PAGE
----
Soldiers briefly seized Guinea Bissau premier, army chief


Lisbon/Dakar: Dissident soldiers Thursday seized the armed forces chief of Guinea Bissau and also briefly detained the prime minister, diplomatic sources in the west African nation said.

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Prime Minister Carlos Gomes Junior was detained in the morning and held at the military’s main headquarters in the capital Bissau. He was released a few hours later. Armed forces chief Zamora Induta was also arrested.

The arrests came shortly after soldiers fired shots and entered the UN building in Bissau to seize Bubo Na Tchuto, a former military chief who sought refuge there after returning from The Gambia in December.

Na Tchuto was accused of a coup attempt in August 2008.

Diplomatic sources said the arrests did not appear to be a coup attempt and President Malam Bacai Sanha said it appeared to be a disagreement amongst soldiers.

Hundreds of people took to the streets in protest at the arrests, chanting “Down with Dictatorship” and playing pro-democracy songs recorded by the Bissau-Guinean musician Ze Manel.

Large numbers of troops were seen on the streets of the capital, Bissau, but the situation was calm, Portuguese news agency Lusa said.

Guinea-Bissau has been blighted by instability since independence from Portugal in 1974, allowing drug traffickers to establish it as a transit point for South American cocaine going to Europe.

No president in Guinea-Bissau has completed a five-year term since the early 1990s.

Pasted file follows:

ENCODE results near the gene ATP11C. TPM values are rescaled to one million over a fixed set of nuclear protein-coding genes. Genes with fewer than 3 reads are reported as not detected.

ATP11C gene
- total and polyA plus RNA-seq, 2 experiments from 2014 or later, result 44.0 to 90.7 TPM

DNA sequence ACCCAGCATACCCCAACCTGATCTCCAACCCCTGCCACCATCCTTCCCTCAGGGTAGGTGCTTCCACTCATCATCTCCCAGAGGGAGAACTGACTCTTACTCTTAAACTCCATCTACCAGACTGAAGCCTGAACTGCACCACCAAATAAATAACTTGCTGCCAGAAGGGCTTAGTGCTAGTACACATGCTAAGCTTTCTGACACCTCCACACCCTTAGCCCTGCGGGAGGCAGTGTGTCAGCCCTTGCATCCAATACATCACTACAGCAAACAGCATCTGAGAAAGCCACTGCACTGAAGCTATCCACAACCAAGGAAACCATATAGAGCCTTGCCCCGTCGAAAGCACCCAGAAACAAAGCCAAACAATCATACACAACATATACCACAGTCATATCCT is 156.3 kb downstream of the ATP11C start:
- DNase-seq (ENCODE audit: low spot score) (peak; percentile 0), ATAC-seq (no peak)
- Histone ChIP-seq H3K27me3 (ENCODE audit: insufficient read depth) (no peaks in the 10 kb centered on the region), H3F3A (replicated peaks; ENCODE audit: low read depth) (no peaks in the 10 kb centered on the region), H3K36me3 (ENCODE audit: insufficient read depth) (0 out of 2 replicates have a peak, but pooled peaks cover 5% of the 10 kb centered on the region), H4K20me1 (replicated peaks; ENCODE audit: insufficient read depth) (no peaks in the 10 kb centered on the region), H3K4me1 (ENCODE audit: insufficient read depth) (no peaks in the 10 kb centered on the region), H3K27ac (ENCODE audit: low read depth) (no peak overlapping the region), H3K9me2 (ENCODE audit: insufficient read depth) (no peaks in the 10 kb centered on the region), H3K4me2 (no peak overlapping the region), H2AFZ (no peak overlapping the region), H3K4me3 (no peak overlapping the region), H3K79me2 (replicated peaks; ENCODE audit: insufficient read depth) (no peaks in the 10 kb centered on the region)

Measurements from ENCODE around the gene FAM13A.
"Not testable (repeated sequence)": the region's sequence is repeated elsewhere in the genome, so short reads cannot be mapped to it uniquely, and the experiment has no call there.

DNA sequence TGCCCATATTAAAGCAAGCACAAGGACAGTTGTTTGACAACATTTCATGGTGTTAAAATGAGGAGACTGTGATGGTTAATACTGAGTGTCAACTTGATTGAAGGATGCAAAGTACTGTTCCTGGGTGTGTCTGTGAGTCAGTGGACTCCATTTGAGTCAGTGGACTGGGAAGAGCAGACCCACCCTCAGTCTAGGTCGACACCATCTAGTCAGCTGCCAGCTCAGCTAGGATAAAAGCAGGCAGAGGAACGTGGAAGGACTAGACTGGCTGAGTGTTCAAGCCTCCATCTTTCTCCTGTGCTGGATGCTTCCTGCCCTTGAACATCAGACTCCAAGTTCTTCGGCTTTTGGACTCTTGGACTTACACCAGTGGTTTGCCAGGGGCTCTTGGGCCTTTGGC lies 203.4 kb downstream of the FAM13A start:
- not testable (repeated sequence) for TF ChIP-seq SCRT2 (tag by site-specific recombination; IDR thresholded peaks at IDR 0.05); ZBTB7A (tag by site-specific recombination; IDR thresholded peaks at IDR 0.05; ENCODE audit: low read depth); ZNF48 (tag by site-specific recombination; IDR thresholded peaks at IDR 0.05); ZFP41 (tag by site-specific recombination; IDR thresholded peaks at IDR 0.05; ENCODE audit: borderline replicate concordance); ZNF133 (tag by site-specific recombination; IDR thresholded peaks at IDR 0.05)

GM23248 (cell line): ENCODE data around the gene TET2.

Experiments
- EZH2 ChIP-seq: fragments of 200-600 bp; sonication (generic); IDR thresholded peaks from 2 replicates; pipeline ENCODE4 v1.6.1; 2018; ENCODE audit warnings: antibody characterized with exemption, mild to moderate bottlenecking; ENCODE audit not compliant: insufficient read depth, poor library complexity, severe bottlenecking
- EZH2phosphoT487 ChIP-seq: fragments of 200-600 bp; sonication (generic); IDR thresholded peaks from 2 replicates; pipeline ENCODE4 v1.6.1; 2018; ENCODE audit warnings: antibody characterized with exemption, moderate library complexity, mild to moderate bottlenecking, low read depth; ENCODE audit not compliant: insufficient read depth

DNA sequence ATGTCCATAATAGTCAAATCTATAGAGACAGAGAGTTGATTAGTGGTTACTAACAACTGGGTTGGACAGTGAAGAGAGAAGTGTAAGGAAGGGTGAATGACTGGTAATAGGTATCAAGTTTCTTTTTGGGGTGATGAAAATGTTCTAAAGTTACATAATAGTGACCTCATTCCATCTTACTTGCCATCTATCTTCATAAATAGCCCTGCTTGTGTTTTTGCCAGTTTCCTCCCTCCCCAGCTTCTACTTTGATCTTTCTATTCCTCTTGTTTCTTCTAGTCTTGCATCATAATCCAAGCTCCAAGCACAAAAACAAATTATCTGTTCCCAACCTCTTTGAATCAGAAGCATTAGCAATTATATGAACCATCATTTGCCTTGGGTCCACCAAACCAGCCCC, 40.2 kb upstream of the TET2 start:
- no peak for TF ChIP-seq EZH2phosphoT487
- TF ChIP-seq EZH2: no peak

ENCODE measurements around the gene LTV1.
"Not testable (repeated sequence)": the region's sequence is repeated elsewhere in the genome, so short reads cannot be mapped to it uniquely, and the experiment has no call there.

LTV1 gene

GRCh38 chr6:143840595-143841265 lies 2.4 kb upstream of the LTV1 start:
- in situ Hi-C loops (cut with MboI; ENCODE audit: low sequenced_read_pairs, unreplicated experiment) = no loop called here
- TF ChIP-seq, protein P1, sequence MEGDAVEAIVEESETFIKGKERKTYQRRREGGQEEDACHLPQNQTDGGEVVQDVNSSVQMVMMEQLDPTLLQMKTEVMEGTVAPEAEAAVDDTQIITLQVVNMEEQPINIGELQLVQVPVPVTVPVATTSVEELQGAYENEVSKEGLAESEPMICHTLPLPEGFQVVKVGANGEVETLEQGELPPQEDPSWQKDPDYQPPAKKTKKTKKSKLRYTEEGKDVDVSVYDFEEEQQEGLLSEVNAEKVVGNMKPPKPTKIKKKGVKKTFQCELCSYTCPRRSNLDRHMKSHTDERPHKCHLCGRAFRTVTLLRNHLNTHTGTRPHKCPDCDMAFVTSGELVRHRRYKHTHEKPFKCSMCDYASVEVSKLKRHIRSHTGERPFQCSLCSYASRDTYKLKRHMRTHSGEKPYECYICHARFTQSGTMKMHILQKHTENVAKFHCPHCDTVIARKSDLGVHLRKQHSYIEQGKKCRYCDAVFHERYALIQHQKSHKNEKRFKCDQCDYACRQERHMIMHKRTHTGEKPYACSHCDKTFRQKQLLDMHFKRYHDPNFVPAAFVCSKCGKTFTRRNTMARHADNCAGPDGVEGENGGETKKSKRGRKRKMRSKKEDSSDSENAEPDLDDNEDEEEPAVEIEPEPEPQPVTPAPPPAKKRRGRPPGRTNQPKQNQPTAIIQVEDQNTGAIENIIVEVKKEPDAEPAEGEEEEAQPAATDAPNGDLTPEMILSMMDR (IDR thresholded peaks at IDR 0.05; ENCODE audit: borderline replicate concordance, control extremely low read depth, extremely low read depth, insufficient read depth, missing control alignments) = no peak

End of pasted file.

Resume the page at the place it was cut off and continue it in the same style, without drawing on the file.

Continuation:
President Joao Bernardo Vieira was killed by soldiers last March in an apparent revenge attack for the murder of the tiny West African nation’s army chief.

Presidential candidate Baciro Dabo, a close ally of Vieira, and other political figures were murdered by government security forces in early June. Like Na Tchuto, they were accused of planning a coup.

When Na Tchuto returned to Bissau, the UN said it hoped to resolve the situation in a “peaceful and lawful” manner.

The government insisted he be handed over in January, or return to the Gambia, but he remained at the UN building.

Diplomatic sources in Guinea-Bissau said it was only a matter of time before Na Tchuto was seized by the military, which has a history of both successful and foiled coups.

Some reports, however, said that Na Tchuto had been “freed” by soldiers loyal to him. His whereabouts was unknown.

The UN ranks Guinea-Bissau as one of the most impoverished nations in the world, with a life expectancy of just 45 years. One in five children die before their fifth birthday.